Richard was well known in the car club for enjoying the social side as well as for his hard work on the accounts - indeed, one member recalls that he invariably had 'a glass of Chablis in one hand and a calculator in the other'! When the club celebrated its fortieth anniversary at the Flying Horse at Kegworth in 1991, a huge cake was placed on the luggage rack of Richard's Morgan so that Peter Morgan could pose alongside it for the press. Richard represented the car club at national meetings of the RAC and the Federation of Historic Vehicle Clubs and, as a result, became a well known figure in classic car circles. Richard was a true Morgan enthusiast - driving his car to work and to events (often with the hood down) in all weathers.
Richard became an active member of the Leicester De Montfort Round Table (number 500) and held the office of Chairman from 1989 to 1990 - this brought him into closer contact with many contemporary professionals and businessmen - including Paul Richards, who worked with him as Vice Chairman and became a trusted friend.
In order to accommodate all of these interests and activities - as well as sharing the workload of the family's accountancy practice, Richard had resigned as a director of Great Central Railway in 1984 but still kept in touch and was subsequently persuaded to rejoin the board three years later. After a major re-organisation of the railway's board and management in 1989, Richard and I, again, found ourselves working closely together - this time he had the role of Company Secretary & Accountant and he proved to be a valuable colleague and ally as the railway adopted new policies and expanded with the extension to Leicester and the development of double track.
After the death of his father in 1992, Richard struggled to find the time necessary to keep up with the workload from his business and the rapidly expanding demands of the car club and the railway. The pressure was partially relieved by the brief establishment of the GCR's 'Leicester Office' and the temporary employment of Michael Draper but it soon became evident that the railway needed Richard in a full time capacity - so at the end of 1994, he sold his business and joined the GCR as a salaried employee in charge of accounts.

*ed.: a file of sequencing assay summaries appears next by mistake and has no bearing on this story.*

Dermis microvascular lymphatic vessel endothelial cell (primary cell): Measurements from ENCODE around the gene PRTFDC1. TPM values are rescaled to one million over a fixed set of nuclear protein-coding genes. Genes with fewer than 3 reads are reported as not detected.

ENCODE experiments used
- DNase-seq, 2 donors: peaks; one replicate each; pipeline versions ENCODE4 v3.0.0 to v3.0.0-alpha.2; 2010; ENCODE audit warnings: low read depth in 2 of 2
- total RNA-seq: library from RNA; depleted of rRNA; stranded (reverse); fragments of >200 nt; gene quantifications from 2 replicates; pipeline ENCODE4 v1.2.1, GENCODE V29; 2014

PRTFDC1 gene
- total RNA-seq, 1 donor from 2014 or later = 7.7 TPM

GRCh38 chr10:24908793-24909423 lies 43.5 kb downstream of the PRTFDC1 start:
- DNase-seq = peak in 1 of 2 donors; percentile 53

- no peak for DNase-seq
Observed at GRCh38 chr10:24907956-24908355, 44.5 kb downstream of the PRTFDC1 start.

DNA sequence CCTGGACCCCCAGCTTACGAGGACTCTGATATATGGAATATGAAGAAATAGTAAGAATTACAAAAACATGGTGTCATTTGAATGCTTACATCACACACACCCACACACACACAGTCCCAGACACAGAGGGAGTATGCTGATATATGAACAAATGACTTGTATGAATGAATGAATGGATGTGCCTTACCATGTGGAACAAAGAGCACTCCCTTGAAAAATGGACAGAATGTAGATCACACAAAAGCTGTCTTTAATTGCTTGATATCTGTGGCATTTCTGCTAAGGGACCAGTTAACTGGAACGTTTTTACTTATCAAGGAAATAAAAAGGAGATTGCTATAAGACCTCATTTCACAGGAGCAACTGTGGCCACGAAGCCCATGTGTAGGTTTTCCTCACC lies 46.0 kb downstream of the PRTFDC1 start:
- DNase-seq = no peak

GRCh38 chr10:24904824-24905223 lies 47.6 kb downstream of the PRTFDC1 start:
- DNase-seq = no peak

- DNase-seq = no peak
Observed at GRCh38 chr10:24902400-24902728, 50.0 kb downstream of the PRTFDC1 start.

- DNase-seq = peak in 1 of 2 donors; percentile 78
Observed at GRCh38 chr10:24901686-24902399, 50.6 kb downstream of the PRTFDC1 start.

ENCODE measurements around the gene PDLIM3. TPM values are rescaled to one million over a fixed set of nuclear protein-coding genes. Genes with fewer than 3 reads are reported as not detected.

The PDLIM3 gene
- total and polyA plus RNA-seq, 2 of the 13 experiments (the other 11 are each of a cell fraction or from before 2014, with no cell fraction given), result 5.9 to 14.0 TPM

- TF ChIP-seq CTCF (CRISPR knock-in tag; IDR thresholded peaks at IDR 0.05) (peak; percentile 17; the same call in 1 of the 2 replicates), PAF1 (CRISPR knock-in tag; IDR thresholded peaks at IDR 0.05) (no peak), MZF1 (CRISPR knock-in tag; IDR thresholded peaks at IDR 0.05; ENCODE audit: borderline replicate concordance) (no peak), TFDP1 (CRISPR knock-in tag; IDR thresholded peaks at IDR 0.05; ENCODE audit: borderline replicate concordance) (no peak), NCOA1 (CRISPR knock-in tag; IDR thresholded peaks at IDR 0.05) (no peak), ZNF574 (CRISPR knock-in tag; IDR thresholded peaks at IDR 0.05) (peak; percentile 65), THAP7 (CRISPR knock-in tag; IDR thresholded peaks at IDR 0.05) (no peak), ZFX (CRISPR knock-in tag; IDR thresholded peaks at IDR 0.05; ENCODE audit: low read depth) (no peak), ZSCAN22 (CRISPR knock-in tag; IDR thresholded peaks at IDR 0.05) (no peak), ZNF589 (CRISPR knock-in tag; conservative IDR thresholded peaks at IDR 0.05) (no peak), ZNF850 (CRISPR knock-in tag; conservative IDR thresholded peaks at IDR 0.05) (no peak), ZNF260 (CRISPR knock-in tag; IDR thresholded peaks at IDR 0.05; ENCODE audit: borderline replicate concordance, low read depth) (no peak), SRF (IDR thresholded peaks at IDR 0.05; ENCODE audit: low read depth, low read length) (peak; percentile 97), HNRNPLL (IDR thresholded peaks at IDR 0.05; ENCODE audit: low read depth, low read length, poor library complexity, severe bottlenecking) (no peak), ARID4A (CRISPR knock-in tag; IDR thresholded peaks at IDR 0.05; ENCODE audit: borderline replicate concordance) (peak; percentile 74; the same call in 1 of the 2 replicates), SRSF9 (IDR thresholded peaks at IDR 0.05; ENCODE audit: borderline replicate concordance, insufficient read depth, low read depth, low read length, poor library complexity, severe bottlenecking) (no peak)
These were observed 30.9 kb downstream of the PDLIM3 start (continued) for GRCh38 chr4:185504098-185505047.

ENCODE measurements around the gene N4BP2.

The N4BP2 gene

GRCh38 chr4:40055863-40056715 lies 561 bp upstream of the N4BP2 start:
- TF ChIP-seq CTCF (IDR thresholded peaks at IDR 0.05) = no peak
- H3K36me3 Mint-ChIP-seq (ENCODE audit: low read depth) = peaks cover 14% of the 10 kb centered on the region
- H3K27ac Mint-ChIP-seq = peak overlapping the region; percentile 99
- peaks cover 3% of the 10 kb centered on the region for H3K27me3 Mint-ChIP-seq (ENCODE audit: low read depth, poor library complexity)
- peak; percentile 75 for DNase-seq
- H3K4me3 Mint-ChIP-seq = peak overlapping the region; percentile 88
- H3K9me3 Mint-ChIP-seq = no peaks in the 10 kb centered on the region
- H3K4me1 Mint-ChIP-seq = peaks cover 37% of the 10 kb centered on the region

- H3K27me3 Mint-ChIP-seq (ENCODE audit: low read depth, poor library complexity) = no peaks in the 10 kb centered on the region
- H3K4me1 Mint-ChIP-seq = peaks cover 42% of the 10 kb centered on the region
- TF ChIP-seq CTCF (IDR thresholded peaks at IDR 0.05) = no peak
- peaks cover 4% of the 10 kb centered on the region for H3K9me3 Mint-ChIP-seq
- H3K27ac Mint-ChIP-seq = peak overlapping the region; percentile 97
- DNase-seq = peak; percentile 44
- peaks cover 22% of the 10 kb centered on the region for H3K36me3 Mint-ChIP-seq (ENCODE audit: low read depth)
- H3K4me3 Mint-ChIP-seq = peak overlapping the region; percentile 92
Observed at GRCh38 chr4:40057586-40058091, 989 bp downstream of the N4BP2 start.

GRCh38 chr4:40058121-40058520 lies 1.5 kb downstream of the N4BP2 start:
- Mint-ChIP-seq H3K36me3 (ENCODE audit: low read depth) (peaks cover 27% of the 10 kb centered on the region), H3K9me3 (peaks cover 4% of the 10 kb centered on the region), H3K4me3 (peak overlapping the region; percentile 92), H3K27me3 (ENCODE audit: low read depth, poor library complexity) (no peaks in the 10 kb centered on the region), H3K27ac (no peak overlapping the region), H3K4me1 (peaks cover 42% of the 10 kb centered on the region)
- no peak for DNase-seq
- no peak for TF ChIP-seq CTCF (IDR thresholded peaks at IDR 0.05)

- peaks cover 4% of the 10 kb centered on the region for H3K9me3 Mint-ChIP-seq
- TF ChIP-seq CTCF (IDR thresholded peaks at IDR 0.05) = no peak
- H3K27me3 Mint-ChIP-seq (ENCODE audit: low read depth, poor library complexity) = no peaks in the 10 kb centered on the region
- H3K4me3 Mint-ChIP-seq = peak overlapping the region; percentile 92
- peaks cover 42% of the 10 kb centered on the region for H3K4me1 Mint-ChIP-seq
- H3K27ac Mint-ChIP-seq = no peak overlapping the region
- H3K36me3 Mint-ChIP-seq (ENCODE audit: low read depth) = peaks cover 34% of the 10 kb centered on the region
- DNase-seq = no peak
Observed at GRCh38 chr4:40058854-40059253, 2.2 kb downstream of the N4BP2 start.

Richard was blessed with considerable wisdom but was always humble and respectful towards others; he valued his loyal friends and disliked anything that exposed them to unnecessary conflict - not surprisingly, therefore, in 1998 after major board changes at the Morgan Sports Car Club, he chose to resign and devoted himself almost entirely to the Great Central Railway.
At the railway, Richard derived considerable satisfaction from the development of his staff (especially Emma Axton and Jay Diamond who worked as his assistants) and he absorbed many additional duties including the development of the railway's on train catering service with James MacIntosh and serving as a director of Great Central Railway (Link) Ltd. The railway's management and organisation underwent significant change in 2005 and this provided me with an oportunity to retire from my position as the company's Chief Executive - sadly this also ended a close working partnership that Richard and I had shared for the best part of 35 years. Richard soldiered on after the changes and, despite a significantly increased workload, he gave it everything that he could. During the final stages of his illness, he was cared for by his close friends - especially Bill Ford and Debbie - and, with their help, he managed to continue working from home when he became too ill to travel.
The ongoing success and development of the Great Central Railway will be his lasting memorial and we all will remember him.
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© Graham & Jane Oliver 2007